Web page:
I have a cynical view, that no-one will ever be able to disprove, that there never was a geological barrier to constructing a second bridge and duplicating this section with the rest of the duplication/electrification project back in the 1950's.
My view is that the project ran out of money, and the excuse that "No suitble foundations could be found for the river crossing" is a crock. The replacement bridge over the Morwell River includes piles 36 metres deep(!) and even in the 1950's such an impediment would have been easy enough to deal with if a similar level of 'swampiness' was found there.
Perusal of VR records would indicate the duplication was terminated due to a lack of engineering capacity during the time of the construction of the north east standard gauge. There may also have been some redirection of already ordered materials. This was also the time it became obvious that the freight traffic foreseen, which was the driver for the duplication and electrification project, wasn't going to appear in the short term, and the necessity of duplication for capacity reasons was very low. That's not to say that the job was necessarily easy, just that it wasn't beyond the capabilities of the time.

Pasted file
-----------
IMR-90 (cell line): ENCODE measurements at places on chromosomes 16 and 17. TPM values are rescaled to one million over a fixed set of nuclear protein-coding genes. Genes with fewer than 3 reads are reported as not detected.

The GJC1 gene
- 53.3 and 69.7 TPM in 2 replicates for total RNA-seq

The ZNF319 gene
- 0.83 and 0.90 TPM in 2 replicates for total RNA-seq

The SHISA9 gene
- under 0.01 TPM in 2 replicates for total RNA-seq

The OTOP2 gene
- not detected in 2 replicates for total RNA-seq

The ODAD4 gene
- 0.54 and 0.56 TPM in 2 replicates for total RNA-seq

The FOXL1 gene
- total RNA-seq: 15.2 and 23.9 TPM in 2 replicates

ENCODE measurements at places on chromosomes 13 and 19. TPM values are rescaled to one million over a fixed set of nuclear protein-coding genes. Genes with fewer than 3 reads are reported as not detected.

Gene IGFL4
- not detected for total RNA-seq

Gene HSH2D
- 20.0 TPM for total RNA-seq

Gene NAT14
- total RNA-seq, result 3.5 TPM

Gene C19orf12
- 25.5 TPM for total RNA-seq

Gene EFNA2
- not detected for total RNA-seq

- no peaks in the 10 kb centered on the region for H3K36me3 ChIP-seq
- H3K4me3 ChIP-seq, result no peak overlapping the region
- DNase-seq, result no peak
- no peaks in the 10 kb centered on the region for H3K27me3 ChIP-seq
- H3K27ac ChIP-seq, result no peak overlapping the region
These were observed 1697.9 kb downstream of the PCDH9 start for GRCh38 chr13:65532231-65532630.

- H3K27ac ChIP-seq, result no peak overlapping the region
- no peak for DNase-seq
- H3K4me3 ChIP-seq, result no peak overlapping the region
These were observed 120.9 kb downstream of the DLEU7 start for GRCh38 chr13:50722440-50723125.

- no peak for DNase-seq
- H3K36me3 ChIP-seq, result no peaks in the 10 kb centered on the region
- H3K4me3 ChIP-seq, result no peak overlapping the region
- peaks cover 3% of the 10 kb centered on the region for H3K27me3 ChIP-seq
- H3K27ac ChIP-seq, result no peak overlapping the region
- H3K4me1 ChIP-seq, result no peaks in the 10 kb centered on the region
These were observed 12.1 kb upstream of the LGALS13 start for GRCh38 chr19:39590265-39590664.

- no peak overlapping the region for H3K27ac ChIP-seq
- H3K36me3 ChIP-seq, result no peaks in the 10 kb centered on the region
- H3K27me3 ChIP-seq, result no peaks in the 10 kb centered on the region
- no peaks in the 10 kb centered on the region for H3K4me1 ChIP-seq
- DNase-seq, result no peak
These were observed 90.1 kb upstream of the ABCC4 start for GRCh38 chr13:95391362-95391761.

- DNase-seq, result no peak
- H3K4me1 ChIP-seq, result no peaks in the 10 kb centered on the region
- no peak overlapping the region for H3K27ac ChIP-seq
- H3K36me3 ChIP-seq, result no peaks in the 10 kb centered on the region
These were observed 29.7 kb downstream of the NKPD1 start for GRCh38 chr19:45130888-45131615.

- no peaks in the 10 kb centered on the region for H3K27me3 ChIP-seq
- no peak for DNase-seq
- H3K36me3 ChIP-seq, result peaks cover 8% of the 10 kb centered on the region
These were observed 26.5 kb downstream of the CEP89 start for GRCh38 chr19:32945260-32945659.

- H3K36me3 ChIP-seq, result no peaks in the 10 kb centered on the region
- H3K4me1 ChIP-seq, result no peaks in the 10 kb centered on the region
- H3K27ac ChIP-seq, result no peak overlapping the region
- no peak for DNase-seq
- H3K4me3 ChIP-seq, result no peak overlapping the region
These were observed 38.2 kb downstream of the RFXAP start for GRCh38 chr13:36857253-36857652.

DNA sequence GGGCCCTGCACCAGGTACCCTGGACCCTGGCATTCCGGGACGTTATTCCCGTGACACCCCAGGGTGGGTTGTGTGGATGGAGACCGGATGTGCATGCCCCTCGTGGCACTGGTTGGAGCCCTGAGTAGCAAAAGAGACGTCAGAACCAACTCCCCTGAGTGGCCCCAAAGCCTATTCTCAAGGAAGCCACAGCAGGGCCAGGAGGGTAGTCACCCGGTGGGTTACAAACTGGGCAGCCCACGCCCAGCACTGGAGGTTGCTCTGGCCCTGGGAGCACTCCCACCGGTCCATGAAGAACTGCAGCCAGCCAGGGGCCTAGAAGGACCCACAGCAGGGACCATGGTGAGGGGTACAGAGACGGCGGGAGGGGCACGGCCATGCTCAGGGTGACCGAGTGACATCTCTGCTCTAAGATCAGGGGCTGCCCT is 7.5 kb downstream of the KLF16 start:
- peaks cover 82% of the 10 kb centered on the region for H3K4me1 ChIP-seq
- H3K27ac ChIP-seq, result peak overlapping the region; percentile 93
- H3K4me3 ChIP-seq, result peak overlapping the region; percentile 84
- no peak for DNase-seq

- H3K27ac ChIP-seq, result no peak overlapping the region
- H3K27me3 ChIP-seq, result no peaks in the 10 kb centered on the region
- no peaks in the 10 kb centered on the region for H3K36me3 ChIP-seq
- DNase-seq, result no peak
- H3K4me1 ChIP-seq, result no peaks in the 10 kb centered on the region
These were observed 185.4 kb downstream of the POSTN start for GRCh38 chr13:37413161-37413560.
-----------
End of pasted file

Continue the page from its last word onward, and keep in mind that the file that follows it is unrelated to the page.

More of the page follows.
Would DirtyBallast be able to quote some official government documentation, or a newspaper article, where they clearly claimed the duplication was cancelled due to "no suitable foundations could be found for the river crossing"??
Maybe DirtyBallast is simply repeating an old wives' tale that has no basis in reality.